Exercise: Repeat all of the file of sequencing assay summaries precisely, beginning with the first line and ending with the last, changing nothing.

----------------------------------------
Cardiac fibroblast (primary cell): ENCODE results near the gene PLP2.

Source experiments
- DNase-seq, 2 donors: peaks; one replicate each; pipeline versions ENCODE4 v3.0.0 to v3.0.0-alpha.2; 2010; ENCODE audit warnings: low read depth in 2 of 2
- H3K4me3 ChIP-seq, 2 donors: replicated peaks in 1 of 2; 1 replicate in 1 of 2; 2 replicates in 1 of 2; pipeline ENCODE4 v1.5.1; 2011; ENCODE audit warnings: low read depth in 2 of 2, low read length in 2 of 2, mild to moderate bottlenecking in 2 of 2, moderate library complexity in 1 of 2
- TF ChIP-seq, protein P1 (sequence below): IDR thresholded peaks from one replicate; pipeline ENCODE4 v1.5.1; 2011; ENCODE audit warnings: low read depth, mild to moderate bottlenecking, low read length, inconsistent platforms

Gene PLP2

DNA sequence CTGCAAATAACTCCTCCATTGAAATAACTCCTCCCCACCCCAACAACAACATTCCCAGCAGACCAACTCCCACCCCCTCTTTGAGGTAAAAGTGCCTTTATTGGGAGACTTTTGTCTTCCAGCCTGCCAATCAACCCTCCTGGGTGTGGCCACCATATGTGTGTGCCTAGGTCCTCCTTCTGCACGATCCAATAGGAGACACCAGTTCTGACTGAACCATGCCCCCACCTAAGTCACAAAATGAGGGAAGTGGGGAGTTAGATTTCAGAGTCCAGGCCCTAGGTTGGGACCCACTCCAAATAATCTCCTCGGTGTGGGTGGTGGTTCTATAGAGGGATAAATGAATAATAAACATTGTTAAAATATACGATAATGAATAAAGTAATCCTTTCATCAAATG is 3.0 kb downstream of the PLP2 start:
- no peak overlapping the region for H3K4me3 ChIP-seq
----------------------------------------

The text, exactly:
Cardiac fibroblast (primary cell): ENCODE results near the gene PLP2.

Source experiments
- DNase-seq, 2 donors: peaks; one replicate each; pipeline versions ENCODE4 v3.0.0 to v3.0.0-alpha.2; 2010; ENCODE audit warnings: low read depth in 2 of 2
- H3K4me3 ChIP-seq, 2 donors: replicated peaks in 1 of 2; 1 replicate in 1 of 2; 2 replicates in 1 of 2; pipeline ENCODE4 v1.5.1; 2011; ENCODE audit warnings: low read depth in 2 of 2, low read length in 2 of 2, mild to moderate bottlenecking in 2 of 2, moderate library complexity in 1 of 2
- TF ChIP-seq, protein P1 (sequence below): IDR thresholded peaks from one replicate; pipeline ENCODE4 v1.5.1; 2011; ENCODE audit warnings: low read depth, mild to moderate bottlenecking, low read length, inconsistent platforms

Gene PLP2

DNA sequence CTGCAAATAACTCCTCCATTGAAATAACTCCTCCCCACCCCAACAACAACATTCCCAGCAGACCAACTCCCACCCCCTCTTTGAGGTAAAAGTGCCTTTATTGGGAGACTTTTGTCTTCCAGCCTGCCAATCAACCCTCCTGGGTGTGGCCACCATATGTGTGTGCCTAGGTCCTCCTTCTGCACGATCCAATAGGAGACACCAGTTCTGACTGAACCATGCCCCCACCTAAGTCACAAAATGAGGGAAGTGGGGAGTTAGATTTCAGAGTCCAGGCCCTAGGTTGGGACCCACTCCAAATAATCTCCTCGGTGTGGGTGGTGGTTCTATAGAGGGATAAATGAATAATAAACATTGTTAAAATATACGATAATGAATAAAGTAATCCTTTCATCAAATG is 3.0 kb downstream of the PLP2 start:
- no peak overlapping the region for H3K4me3 ChIP-seq